A "falling away" seems to be described in 1 Jn. 2:19: "They went out from us, but they were not of us; for if they had been of us, they would no doubt have continued with us: but they went out, that they might be made manifest that they were not all of us."
"The apostasy" seems to be speaking of born again believers who get caught up in false doctrine, as in 1 Timothy 4:1, which says, "Now the Spirit speaketh expressly, that in the latter times some shall depart from the faith, giving heed to seducing spirits, and doctrines of devils."
"The departure" may very well be referring to the Rapture of the Church (Jn. 14:1-3; 1 Thes. 4:13-18; Rev. 3:10). In this interpretation, the Church, being indwelt by the Holy Spirit, is serving as a restraining force, which is preventing the appearance of the Antichrist (2 Thes. 2:7-8; Rev. 13:1-8;19:19-20).
Based upon the view that the seven churches of Asia (Rev. 2 - 3) represent both, literal churches during the time of the Apostle John's writing, and symbolic representations of historical periods throughout Church History, the Church of the last days will be made up of two kinds of Christians: professing, that is, "the tares," and the possessing, or "the wheat" (Mt. 13:24-30). I believe these two groups are described as co-existing today in the Church of Philadelphia and the Church of Laodicea (Rev. 3:7-22). Notice that the Church of Philadelphia is promised to be removed, that is taken in the Rapture prior to the Tribulation (Jn. 14:1-3; 1 Thes. 4:13-18; Rev. 3:10). The Church of Laodicea, a church in name only, is described as operating with Jesus standing on the outside (Rev. 3:20)!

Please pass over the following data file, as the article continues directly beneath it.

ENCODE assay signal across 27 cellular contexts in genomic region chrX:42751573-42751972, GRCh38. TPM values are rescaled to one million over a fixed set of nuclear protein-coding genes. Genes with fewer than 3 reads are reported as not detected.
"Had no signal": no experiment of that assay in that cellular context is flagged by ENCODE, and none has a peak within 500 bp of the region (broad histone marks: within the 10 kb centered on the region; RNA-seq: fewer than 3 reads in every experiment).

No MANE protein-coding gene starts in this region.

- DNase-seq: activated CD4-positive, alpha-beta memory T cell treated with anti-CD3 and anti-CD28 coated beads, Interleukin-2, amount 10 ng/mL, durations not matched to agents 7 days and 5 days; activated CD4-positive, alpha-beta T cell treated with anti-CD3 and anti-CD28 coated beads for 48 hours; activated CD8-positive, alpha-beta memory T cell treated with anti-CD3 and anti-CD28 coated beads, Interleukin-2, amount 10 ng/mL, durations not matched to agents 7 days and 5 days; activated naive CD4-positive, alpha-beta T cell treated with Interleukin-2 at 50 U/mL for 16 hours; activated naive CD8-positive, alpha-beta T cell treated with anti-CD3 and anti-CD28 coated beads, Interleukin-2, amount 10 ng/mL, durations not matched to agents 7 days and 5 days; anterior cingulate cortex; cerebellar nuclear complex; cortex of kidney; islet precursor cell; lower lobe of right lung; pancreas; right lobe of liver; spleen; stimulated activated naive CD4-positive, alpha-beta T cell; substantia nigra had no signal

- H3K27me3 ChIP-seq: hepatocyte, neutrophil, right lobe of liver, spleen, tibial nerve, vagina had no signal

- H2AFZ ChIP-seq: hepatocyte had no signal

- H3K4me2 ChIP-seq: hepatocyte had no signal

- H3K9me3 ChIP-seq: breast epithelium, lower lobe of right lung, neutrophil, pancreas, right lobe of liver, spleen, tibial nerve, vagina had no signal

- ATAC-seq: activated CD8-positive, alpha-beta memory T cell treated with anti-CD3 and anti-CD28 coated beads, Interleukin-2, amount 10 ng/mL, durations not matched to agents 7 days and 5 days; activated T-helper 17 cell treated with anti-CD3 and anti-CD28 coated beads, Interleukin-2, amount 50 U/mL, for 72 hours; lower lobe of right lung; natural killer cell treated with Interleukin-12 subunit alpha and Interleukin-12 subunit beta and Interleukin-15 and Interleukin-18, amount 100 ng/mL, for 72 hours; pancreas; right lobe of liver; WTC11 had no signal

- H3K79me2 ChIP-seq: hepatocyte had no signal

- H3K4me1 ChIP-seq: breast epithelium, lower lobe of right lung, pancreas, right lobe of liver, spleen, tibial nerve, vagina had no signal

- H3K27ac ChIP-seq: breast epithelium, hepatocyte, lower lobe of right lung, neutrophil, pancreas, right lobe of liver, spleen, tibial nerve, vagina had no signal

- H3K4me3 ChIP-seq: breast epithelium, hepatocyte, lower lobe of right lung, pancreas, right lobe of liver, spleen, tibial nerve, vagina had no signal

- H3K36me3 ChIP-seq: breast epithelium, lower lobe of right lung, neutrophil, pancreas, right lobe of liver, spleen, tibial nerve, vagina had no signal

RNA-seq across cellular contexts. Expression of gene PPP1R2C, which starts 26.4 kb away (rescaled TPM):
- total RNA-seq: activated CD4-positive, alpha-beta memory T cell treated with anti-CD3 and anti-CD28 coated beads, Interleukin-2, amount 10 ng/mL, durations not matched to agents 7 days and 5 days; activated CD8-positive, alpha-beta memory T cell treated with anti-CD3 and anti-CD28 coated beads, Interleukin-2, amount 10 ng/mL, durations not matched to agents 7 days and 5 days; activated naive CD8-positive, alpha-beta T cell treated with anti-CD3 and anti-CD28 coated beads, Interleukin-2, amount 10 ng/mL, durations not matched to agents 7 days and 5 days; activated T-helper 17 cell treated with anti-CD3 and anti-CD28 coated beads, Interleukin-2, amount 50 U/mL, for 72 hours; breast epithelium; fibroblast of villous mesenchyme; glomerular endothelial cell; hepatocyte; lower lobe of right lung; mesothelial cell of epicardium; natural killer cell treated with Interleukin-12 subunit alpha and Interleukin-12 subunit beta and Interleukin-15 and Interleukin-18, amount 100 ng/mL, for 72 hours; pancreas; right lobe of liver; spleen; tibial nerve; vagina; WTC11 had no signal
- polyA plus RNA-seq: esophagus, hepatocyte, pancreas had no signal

Jesus was speaking of "the tares" when He said, "Not every one that saith unto Me, Lord, Lord, shall enter into the kingdom of heaven; but he that doeth the will of My Father which is in heaven. (Mt. 7:21). Jesus said that the will of God was for man to believe in Him (Jesus), the One sent by the Father (Jn. 6:29). Believing in Jesus results in being born again by the working of the Holy Spirit (Jn. 3:3-8). For the born again believer, using the title, "Lord," denotes a turning from a self-controlled life, one best described as Godless, to accepting the authority of Jesus Christ. For those who are merely religious, it is nothing more than a form of religious jargon, a blasphemous form of "name dropping."
We only have the right to call Jesus Lord if we allow Him lordship over us!